When slugs and snails invade gardens they can certainly cause some real damage consuming up to 40 percent of their, weight attacking seedlings, roots and tubers of most plants.
To prevent invasion it is important to remove all vegetable refuse and other sources of food in contact with your soil, as well as bricks, boards and piles of debris in which they can hide in. The best method of removal is handpicking! Handpicking slugs and snails is most effective in the evening just after sunset, slugs and snails are more active at night and you will have better luck at finding them. Use a flashlight and check throughout the bases of plants, between rows and under leaves wear gloves or use a spoon to put these pests into a bucket, if you can relocate them even better – otherwise a bucket of soapy water will drown them. Continue this method of handpicking daily for a week or so and periodically thereafter. You will notice a reduction in population!
Handpicking is the ultimate removal method, but trapping slugs can also be beneficial! Place stale beer into a shallow container to a depth of about 1 inch (so the top of the container is level with soil) this will attract slugs and they will drown. Place these traps every 3 – 4 ft as needed.
Barriers can also help prevent these pests! Sand, crushed egg shells, clean wood ash are effective when sufficiently sprinkled around the bases of plants. Velcro, copper flashing, tinfoil and roofing shingles are also effective. These substances irritate their bodies and deter them from climbing.
I do not recommend using any chemical substances to rid these pests!
Did you know…. Slugs and snails are molluscs as are oysters and clams. In the Spring, soft sounds can be heard coming from slugs and snails under shrubs as the animals crawl out of their winter shelter. Slugs and snails are also hermaphrodites, possessing both reproductive parts!
Note: Relocating the snails & slugs into the compost help’s the worms to make new soil. 😉
Craig recently asked, “I was just wondering if I could gather snails from my garden and eat them? And if so how would I go about ensuring they were cleaned out ?”
What an interesting question that I am sure many people have wondered.
I have done a bit of research and found that the Caferouge website states,
“There are many different types of edible snails in the world. The most common are:
Helix aspersa: also called the “small grey snail.”
Helix pomatia: also called “the Roman snail.” If you’re cooking snails it’s advisable to buy them from the supermarket or from another reputable snail retailer…..Garden snails can be eaten, but you have to be very careful that they have not been near harmful pesticides. It is also important to clean and prepare the snails correctly.”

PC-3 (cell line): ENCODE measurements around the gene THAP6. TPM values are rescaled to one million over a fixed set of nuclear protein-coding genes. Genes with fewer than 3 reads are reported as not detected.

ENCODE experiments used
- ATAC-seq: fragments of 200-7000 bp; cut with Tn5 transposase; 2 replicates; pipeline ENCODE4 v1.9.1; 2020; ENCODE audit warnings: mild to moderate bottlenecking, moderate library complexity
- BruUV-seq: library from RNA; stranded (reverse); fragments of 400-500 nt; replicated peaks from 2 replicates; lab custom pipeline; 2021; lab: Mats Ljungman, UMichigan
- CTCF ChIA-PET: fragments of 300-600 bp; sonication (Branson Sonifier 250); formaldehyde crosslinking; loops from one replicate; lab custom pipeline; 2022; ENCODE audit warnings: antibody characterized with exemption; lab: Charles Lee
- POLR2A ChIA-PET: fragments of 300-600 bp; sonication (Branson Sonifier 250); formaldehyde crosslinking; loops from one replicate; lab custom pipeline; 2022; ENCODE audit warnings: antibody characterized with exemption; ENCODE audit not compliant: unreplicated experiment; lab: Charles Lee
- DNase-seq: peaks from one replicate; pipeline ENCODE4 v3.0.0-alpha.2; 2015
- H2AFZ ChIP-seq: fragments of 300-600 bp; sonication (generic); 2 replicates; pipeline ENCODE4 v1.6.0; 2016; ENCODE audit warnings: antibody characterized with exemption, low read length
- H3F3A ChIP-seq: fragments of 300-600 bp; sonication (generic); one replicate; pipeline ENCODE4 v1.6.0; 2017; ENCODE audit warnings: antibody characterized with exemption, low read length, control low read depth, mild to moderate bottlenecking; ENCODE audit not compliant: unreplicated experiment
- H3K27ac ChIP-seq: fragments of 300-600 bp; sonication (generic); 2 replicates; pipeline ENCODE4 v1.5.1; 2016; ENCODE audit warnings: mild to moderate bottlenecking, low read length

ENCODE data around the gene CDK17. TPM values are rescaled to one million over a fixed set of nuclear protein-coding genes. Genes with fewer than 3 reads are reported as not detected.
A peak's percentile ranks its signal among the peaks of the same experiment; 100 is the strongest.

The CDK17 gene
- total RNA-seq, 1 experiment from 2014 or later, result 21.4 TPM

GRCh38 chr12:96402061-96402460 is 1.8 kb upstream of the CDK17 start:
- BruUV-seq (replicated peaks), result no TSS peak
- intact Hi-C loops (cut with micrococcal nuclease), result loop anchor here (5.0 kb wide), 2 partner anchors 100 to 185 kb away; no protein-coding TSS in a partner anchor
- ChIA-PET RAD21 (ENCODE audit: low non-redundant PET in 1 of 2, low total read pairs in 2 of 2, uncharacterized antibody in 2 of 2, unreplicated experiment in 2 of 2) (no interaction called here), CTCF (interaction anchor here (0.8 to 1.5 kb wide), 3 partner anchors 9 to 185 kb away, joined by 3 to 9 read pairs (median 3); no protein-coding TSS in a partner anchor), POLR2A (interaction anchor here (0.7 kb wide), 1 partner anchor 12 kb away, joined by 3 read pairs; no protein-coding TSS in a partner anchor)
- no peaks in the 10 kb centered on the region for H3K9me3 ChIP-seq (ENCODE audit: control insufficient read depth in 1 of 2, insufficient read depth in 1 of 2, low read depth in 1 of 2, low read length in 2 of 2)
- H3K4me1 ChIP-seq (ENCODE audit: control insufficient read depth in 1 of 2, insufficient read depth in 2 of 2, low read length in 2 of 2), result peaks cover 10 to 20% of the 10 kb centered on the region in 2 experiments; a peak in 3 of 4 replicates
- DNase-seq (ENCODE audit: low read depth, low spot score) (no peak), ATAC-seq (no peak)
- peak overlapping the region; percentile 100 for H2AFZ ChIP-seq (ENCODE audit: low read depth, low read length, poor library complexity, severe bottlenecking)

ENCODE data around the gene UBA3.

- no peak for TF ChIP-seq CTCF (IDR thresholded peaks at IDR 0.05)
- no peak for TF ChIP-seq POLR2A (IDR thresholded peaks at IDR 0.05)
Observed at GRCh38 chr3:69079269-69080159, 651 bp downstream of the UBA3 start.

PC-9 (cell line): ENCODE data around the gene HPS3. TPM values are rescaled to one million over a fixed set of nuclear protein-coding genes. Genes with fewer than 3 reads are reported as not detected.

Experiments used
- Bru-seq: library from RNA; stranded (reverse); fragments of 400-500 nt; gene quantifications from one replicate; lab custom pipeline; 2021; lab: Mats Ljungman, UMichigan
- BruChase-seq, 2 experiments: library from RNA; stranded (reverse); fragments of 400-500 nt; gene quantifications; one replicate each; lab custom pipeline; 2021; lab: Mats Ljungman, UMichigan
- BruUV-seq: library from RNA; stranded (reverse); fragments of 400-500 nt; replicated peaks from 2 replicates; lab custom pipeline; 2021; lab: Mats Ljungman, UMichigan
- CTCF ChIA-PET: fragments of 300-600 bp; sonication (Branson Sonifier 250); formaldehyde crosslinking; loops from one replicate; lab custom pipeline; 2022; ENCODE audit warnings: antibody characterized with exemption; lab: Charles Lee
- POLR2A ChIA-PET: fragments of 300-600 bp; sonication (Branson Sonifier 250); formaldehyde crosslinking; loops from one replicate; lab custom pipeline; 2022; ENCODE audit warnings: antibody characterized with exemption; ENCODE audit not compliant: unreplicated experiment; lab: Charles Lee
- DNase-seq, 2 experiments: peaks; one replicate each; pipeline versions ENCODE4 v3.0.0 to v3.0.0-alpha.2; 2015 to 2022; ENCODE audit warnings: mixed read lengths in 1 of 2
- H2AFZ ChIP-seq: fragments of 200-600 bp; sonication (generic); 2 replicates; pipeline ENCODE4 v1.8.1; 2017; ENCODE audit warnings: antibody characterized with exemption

I also found an interesting recipe which explains how to prepare, clean and cook the snails on the bbc website in a food and drink article for BBC Somerset.
“Mendip Wallfish Recipe
This version of the recipe is by Pat and Bob Reynolds
Collect snails, Helix Aspersa, the common brown garden snail.
Put into a container in which they can be kept moist and can breathe.
Feed them on bran or lettuce or cabbage leaves for 7 to 10 days. This cleanses them.
Put in a sieve and dunk them in boiling water for a few seconds to kill them.
Take the snails from the shells with a small fork, wash them off and then cook.
To cook about a 100 you need a pint of water, ¾ pint of cider, a large carrot and an onion cut into pieces.
Make sure the snails are covered in liquid.
Bring to the boil and simmer until tender for about an hour – it may take a little longer.
Rinse in hot water to clean off the bits of vegetables.
The snails need to be fed lettuce for 7-10 days
Meanwhile put the empty shells in a saucepan with salt and water and bring to the boil.
Boil for a few minutes then rinse in cold water.
Do this 3 times more to make sure the shells are clean.
Dry shells in the oven.
Now to the snails.
You will need a pound of butter for 100 snails.
If the butter is salty you will have no need to add any more salt to the recipe.
½ teaspoon of each of the following,
Chervil, Dill, Fennel Seed, Basil, Sage.
1 teaspoon Chives
3 teaspoons Parsley
Pinch of Cayenne Pepper.
You can use dried or fresh herbs for this.
Grind up all the herbs together and add them to the butter and mix in well.
Take a snail shell, put a little bit of the herb butter into it, then a snail and seal off the shell with more herb butter.
To serve, put the snails on a tray and put into a hot oven.
When the butter bubbles they are ready to eat.
Serve with cubes of bread to mop up the herb butter.”
More on Eating Your Garden Snails